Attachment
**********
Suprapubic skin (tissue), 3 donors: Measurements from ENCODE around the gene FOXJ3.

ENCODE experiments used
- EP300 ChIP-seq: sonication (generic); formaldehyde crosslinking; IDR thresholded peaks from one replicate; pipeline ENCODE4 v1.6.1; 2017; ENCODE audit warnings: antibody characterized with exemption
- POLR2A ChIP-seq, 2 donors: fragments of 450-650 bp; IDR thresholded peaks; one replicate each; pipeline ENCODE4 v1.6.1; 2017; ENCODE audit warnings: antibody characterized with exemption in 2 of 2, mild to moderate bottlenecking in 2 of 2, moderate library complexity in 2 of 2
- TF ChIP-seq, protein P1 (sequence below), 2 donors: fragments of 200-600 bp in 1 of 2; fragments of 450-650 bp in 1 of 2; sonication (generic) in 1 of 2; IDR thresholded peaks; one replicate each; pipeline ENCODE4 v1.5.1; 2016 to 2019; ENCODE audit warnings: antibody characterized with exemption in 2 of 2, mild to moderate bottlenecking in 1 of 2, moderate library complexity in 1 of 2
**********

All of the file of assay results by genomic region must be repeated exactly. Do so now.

Suprapubic skin (tissue), 3 donors: Measurements from ENCODE around the gene FOXJ3.

ENCODE experiments used
- EP300 ChIP-seq: sonication (generic); formaldehyde crosslinking; IDR thresholded peaks from one replicate; pipeline ENCODE4 v1.6.1; 2017; ENCODE audit warnings: antibody characterized with exemption
- POLR2A ChIP-seq, 2 donors: fragments of 450-650 bp; IDR thresholded peaks; one replicate each; pipeline ENCODE4 v1.6.1; 2017; ENCODE audit warnings: antibody characterized with exemption in 2 of 2, mild to moderate bottlenecking in 2 of 2, moderate library complexity in 2 of 2
- TF ChIP-seq, protein P1 (sequence below), 2 donors: fragments of 200-600 bp in 1 of 2; fragments of 450-650 bp in 1 of 2; sonication (generic) in 1 of 2; IDR thresholded peaks; one replicate each; pipeline ENCODE4 v1.5.1; 2016 to 2019; ENCODE audit warnings: antibody characterized with exemption in 2 of 2, mild to moderate bottlenecking in 1 of 2, moderate library complexity in 1 of 2